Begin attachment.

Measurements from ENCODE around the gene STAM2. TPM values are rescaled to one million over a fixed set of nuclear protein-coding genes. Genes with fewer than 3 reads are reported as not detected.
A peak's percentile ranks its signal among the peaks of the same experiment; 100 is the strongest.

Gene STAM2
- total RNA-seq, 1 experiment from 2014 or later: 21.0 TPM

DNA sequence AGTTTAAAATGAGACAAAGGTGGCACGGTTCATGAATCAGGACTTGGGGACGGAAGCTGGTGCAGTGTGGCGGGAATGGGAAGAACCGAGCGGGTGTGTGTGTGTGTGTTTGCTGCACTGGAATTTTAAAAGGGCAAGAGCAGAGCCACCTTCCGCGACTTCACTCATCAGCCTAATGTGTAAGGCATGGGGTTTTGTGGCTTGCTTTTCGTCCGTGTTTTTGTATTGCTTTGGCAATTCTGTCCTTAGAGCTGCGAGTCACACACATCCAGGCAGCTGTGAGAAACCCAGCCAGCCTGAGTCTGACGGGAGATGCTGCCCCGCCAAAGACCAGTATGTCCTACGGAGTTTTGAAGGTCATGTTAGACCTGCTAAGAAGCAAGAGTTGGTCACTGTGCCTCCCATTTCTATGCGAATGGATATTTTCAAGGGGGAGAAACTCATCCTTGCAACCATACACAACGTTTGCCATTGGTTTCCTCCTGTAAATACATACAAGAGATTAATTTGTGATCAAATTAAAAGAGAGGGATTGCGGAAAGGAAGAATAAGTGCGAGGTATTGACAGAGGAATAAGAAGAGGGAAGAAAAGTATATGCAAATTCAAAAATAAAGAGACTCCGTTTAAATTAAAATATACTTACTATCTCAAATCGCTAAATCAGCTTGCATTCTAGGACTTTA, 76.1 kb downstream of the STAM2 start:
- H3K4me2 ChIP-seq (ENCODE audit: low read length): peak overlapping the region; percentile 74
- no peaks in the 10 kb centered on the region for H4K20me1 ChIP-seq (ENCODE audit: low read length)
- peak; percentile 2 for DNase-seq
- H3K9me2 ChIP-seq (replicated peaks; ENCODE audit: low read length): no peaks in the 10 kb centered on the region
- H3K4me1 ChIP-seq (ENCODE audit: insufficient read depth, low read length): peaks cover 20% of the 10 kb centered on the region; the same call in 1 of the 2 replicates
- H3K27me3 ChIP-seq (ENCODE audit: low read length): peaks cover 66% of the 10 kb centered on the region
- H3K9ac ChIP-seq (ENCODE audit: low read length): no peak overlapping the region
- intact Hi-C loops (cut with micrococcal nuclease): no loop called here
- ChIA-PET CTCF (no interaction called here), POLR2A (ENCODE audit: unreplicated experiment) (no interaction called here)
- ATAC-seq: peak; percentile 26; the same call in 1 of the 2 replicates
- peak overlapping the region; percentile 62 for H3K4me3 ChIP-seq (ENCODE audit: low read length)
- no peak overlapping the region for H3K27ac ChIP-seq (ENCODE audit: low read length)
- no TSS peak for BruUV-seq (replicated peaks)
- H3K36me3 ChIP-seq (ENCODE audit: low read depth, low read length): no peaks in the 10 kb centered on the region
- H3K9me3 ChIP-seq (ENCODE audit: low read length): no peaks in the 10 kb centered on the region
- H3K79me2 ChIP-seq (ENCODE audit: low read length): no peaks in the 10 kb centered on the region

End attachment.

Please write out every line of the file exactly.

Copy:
Measurements from ENCODE around the gene STAM2. TPM values are rescaled to one million over a fixed set of nuclear protein-coding genes. Genes with fewer than 3 reads are reported as not detected.
A peak's percentile ranks its signal among the peaks of the same experiment; 100 is the strongest.

Gene STAM2
- total RNA-seq, 1 experiment from 2014 or later: 21.0 TPM

DNA sequence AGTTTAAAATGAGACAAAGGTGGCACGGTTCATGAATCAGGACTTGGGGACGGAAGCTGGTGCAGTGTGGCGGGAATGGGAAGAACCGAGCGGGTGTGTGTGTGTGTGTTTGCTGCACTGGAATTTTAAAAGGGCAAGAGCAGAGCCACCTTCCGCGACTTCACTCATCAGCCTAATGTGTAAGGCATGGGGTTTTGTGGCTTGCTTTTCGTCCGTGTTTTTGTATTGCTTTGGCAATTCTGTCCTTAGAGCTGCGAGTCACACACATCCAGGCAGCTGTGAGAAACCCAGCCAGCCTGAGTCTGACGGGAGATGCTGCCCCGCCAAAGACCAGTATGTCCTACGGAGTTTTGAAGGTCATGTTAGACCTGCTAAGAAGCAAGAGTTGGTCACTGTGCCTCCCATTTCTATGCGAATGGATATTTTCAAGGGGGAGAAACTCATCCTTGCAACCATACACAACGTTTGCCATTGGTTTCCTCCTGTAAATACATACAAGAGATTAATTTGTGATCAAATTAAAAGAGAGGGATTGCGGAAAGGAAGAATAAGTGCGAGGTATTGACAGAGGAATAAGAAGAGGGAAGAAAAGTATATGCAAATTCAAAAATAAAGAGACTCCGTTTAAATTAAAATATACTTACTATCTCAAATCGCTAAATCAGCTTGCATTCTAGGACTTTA, 76.1 kb downstream of the STAM2 start:
- H3K4me2 ChIP-seq (ENCODE audit: low read length): peak overlapping the region; percentile 74
- no peaks in the 10 kb centered on the region for H4K20me1 ChIP-seq (ENCODE audit: low read length)
- peak; percentile 2 for DNase-seq
- H3K9me2 ChIP-seq (replicated peaks; ENCODE audit: low read length): no peaks in the 10 kb centered on the region
- H3K4me1 ChIP-seq (ENCODE audit: insufficient read depth, low read length): peaks cover 20% of the 10 kb centered on the region; the same call in 1 of the 2 replicates
- H3K27me3 ChIP-seq (ENCODE audit: low read length): peaks cover 66% of the 10 kb centered on the region
- H3K9ac ChIP-seq (ENCODE audit: low read length): no peak overlapping the region
- intact Hi-C loops (cut with micrococcal nuclease): no loop called here
- ChIA-PET CTCF (no interaction called here), POLR2A (ENCODE audit: unreplicated experiment) (no interaction called here)
- ATAC-seq: peak; percentile 26; the same call in 1 of the 2 replicates
- peak overlapping the region; percentile 62 for H3K4me3 ChIP-seq (ENCODE audit: low read length)
- no peak overlapping the region for H3K27ac ChIP-seq (ENCODE audit: low read length)
- no TSS peak for BruUV-seq (replicated peaks)
- H3K36me3 ChIP-seq (ENCODE audit: low read depth, low read length): no peaks in the 10 kb centered on the region
- H3K9me3 ChIP-seq (ENCODE audit: low read length): no peaks in the 10 kb centered on the region
- H3K79me2 ChIP-seq (ENCODE audit: low read length): no peaks in the 10 kb centered on the region